Nanoparticle technology triples the production of biogas October 23rd, 2014

SUNY Polytechnic Institute Invites the Public to Attend its Popular Statewide 'NANOvember' Series of Outreach and Educational Events October 23rd, 2014

Possible Futures

Imaging electric charge propagating along microbial nanowires October 20th, 2014

Superconducting circuits, simplified: New circuit design could unlock the power of experimental superconducting computer chips October 18th, 2014

Nanocoatings Market By Product Is Expected To Reach USD 8.17 Billion By 2020: Grand View Research, Inc. October 15th, 2014

Perpetuus Carbon Group Receives Independent Verification of its Production Capacity for Graphenes at 140 Tonnes per Annum: Perpetuus Becomes the First Manufacturer in the Sector to Allow Third Party Audit October 7th, 2014

Materials/Metamaterials

Researchers patent a nanofluid that improves heat conductivity October 22nd, 2014

Materials for the next generation of electronics and photovoltaics: MacArthur Fellow develops new uses for carbon nanotubes October 21st, 2014

Super stable garnet ceramics may be ideal for high-energy lithium batteries October 21st, 2014

Could I squeeze by you? Ames Laboratory scientists model molecular movement within narrow channels of mesoporous nanoparticles October 21st, 2014

Announcements

Nanoparticle technology triples the production of biogas October 23rd, 2014

SUNY Polytechnic Institute Invites the Public to Attend its Popular Statewide 'NANOvember' Series of Outreach and Educational Events October 23rd, 2014

Advancing thin film research with nanostructured AZO: Innovnano’s unique and cost-effective AZO sputtering targets for the production of transparent conducting oxides October 23rd, 2014

Strengthening thin-film bonds with ultrafast data collection October 23rd, 2014

Energy

Nanoparticle technology triples the production of biogas October 23rd, 2014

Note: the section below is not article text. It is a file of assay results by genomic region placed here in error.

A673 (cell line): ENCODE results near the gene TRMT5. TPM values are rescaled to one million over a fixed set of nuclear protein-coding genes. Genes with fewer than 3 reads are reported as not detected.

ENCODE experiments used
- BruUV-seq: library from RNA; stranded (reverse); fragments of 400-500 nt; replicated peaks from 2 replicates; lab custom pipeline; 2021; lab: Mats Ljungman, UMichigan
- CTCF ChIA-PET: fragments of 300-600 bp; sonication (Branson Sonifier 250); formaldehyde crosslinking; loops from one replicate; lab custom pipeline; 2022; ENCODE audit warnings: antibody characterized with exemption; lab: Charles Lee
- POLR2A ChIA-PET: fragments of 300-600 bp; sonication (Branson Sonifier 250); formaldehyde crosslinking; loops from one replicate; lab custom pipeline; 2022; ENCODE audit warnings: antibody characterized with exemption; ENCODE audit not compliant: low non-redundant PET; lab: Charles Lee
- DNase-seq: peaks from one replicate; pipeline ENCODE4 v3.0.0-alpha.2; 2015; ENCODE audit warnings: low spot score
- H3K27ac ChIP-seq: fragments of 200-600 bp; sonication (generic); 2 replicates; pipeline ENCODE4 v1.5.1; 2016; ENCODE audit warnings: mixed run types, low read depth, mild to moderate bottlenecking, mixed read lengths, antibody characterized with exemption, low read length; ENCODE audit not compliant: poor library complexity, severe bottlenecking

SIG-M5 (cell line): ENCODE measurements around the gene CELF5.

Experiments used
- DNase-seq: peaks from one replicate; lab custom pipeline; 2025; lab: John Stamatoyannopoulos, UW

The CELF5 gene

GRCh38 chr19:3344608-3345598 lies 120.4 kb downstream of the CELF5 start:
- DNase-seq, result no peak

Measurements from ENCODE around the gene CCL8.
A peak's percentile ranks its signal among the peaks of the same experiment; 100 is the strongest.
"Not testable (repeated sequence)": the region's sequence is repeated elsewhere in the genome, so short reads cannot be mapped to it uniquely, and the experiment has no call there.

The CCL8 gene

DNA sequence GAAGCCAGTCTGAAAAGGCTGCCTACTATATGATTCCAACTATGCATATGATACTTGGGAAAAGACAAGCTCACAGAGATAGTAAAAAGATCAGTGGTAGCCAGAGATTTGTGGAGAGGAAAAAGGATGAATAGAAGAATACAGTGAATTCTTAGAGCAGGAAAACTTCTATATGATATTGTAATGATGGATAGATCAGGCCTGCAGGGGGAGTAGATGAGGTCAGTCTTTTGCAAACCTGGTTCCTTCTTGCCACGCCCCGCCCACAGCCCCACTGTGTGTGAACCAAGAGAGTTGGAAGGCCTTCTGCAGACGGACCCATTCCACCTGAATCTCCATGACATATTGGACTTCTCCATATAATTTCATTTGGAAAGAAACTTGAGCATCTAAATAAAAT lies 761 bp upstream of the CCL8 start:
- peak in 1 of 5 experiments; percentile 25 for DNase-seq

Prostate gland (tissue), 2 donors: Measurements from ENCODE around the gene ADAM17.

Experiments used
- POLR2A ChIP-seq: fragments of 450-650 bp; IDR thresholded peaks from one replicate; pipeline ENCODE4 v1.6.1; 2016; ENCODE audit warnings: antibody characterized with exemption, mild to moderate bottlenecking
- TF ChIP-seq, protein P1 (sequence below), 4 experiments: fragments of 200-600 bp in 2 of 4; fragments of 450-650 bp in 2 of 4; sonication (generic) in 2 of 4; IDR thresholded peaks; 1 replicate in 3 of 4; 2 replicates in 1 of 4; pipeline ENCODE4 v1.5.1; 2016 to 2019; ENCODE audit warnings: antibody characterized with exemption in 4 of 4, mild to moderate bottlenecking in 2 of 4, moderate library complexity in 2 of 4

Advancing thin film research with nanostructured AZO: Innovnano’s unique and cost-effective AZO sputtering targets for the production of transparent conducting oxides October 23rd, 2014

Researchers patent a nanofluid that improves heat conductivity October 22nd, 2014

Could I squeeze by you? Ames Laboratory scientists model molecular movement within narrow channels of mesoporous nanoparticles October 21st, 2014

Automotive/Transportation

Production of Anticorrosive Chromate Nanocoatings in Iran September 27th, 2014

Teijin Aramid’s carbon nanotube fibers awarded with Paul Schlack prize: New generation super fibers bring wave of innovations to fiber market September 25th, 2014

Next-Gen Luxury RV From Global Caravan Technologies Will Offer MagicView Roof and Windshield Using SPD-SmartGlass Technology From Research Frontiers: Recreational Vehicle Manufacturer Global Caravan Technologies (GCT) Features 28 Square Feet of MagicView™ SPD-SmartGlass September 17th, 2014

Toward making lithium-sulfur batteries a commercial reality for a bigger energy punch September 17th, 2014

Fuel Cells

National Synchrotron Light Source II Achieves 'First Light' October 23rd, 2014

Unique catalysts for hydrogen fuel cells synthesized in ordinary kitchen microwave oven October 14th, 2014

Researchers Pump Up Oil Accumulation in Plant Leaves: Method could greatly boost energy content of crops grown for fuel October 8th, 2014

Platinum meets its match in quantum dots from coal: Rice University's cheap hybrid outperforms rare metal as fuel-cell catalyst October 1st, 2014

NanoNews-Digest
The latest news from around the world, FREE





  Premium Products
NanoNews-Custom
Only the news you want to read!
 Learn More
NanoTech-Transfer
University Technology Transfer & Patents
 Learn More
NanoStrategies
Full-service, expert consulting
 Learn More














ASP
Nanotechnology Now Featured Books




NNN

The Hunger Project







© Copyright 1999-2014 7th Wave, Inc. All Rights Reserved PRIVACY POLICY :: CONTACT US :: STATS :: SITE MAP :: ADVERTISE